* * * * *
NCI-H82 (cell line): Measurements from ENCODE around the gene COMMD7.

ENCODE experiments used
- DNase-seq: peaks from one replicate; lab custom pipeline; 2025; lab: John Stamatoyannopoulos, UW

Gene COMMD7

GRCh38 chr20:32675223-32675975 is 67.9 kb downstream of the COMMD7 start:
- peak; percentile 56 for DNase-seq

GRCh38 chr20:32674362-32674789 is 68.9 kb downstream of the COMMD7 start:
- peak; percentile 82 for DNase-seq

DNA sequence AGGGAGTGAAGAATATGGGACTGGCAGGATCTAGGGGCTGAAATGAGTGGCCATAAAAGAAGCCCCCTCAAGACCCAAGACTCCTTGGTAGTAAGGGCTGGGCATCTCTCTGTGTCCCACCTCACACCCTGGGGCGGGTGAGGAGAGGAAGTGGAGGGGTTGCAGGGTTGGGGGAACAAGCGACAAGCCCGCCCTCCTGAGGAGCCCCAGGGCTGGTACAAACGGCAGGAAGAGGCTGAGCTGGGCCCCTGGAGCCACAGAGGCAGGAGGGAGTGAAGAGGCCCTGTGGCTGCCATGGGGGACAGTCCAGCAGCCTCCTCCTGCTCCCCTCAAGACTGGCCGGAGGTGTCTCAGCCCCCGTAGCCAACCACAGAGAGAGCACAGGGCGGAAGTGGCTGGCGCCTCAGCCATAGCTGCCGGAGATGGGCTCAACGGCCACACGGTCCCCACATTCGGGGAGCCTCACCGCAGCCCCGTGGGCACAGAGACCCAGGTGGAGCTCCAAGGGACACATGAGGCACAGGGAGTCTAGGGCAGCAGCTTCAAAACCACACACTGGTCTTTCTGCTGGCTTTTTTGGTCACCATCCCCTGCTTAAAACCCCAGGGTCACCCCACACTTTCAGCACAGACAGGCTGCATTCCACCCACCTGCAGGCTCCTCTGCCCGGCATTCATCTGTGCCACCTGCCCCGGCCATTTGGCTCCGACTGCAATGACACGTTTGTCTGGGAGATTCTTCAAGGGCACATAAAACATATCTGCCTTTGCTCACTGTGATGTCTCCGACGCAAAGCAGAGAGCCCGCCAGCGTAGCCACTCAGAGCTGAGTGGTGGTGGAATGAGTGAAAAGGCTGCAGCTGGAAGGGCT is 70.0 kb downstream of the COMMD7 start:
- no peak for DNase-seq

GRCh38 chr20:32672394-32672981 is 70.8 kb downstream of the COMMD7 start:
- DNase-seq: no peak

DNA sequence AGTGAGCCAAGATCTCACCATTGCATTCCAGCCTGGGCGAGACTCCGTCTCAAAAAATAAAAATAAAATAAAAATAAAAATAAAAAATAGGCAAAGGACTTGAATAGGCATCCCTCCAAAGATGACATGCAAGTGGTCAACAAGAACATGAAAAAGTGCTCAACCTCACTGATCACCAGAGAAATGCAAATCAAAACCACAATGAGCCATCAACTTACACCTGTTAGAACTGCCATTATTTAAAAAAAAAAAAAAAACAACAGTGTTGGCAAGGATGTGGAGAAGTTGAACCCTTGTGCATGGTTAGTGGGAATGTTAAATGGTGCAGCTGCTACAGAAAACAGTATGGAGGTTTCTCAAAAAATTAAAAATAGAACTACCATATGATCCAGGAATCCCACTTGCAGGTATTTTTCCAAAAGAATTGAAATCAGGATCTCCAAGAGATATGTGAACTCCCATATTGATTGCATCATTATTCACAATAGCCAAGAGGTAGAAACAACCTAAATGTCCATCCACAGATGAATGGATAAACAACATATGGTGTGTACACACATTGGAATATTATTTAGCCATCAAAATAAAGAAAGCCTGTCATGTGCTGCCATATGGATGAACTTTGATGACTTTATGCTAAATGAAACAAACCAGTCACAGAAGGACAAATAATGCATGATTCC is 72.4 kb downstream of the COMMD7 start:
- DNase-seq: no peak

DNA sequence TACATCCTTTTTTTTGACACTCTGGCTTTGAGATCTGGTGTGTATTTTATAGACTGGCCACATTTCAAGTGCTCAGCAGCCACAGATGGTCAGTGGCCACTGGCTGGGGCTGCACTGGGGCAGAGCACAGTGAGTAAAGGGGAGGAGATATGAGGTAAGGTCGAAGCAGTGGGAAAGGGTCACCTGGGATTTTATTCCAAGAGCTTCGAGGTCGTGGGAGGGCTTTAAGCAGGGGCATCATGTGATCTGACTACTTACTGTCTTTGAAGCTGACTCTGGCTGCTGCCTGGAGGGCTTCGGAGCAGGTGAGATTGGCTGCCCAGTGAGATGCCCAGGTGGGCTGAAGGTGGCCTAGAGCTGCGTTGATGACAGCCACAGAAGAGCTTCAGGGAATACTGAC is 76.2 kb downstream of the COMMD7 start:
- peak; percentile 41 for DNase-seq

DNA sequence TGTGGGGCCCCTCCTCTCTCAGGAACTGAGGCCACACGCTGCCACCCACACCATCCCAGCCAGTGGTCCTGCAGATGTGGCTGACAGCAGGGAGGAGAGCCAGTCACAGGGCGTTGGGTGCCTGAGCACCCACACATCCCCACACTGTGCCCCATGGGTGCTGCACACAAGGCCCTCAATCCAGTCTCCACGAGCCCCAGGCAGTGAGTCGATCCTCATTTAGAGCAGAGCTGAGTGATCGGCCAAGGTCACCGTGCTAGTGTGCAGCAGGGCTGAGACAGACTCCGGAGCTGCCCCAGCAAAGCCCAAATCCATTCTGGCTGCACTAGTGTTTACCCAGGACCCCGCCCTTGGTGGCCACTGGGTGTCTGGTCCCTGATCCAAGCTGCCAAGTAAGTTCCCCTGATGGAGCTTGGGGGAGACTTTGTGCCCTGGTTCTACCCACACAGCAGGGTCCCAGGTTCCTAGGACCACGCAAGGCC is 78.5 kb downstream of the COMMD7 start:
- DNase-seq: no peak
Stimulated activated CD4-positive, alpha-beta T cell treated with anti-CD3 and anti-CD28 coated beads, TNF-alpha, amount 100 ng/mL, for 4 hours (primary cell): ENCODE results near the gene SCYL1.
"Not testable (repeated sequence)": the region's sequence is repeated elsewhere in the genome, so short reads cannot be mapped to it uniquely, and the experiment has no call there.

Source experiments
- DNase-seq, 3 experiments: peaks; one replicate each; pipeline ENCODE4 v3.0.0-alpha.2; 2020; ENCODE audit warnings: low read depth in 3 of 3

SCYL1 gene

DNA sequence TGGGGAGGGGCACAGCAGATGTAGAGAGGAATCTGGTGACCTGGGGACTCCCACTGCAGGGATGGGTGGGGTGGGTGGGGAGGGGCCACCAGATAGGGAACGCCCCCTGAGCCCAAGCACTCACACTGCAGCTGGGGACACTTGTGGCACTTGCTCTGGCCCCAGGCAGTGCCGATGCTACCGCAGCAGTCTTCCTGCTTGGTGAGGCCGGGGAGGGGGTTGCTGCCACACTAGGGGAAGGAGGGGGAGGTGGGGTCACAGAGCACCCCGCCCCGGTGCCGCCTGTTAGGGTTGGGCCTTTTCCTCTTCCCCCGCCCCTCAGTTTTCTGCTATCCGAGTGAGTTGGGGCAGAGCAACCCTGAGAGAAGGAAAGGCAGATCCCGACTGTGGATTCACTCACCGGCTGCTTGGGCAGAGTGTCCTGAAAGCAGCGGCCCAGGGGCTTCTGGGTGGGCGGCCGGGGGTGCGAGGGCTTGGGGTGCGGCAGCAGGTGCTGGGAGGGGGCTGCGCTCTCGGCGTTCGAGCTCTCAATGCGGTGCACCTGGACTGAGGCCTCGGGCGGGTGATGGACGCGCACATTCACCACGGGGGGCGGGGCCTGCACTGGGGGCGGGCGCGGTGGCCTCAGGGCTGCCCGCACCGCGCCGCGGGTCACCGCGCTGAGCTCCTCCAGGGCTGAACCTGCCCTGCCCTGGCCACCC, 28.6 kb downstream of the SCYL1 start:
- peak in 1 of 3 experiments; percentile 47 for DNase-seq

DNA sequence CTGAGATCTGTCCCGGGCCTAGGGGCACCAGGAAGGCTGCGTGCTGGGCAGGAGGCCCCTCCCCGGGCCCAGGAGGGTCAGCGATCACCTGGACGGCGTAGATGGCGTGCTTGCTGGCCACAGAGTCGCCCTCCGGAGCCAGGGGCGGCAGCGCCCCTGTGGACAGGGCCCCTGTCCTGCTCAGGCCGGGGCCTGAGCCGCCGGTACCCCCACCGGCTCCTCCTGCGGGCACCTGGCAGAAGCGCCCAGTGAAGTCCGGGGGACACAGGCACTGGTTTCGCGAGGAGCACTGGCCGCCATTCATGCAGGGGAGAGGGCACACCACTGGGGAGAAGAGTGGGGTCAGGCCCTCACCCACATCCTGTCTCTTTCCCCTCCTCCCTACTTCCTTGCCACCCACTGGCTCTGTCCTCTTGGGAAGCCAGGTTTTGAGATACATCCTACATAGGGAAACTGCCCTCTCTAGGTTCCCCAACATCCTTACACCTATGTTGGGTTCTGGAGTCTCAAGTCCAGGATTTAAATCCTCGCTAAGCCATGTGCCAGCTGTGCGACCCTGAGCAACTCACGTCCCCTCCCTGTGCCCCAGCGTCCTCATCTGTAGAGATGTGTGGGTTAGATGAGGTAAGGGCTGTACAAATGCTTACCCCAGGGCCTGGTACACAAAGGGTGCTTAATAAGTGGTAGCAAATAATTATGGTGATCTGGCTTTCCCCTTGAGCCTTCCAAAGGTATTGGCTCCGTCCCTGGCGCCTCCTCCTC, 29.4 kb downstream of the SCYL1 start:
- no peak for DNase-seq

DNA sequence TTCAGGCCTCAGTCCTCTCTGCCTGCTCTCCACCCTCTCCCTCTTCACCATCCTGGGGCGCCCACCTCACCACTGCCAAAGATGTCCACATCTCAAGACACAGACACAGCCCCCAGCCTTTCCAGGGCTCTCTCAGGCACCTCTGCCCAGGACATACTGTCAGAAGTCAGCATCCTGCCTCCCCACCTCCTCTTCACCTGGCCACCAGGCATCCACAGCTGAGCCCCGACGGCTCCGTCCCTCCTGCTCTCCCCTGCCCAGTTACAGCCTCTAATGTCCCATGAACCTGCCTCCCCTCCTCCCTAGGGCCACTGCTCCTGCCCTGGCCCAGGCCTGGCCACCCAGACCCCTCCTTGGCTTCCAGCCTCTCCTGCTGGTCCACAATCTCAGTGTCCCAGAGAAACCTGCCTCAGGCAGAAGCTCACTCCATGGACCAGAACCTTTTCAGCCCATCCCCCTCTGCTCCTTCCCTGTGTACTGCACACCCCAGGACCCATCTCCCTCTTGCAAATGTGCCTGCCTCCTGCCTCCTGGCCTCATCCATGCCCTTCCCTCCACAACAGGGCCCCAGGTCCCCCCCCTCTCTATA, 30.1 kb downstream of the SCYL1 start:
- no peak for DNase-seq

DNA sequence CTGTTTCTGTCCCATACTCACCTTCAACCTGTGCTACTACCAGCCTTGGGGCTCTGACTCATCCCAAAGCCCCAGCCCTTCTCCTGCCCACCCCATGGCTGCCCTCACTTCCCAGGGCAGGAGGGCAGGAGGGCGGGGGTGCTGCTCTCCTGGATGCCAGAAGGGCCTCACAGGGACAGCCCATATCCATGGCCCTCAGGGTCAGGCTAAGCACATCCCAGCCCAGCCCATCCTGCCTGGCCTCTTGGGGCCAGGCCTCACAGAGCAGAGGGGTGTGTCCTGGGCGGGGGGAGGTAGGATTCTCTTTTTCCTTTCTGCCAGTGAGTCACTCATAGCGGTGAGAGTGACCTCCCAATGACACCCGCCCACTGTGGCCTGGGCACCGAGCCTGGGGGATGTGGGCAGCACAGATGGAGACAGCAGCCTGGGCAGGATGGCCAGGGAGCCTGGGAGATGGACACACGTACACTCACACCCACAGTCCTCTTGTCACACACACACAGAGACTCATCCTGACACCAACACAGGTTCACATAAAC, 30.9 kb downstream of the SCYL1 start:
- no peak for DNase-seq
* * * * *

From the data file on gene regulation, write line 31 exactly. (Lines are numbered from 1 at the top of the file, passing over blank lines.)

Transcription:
- no peak for DNase-seq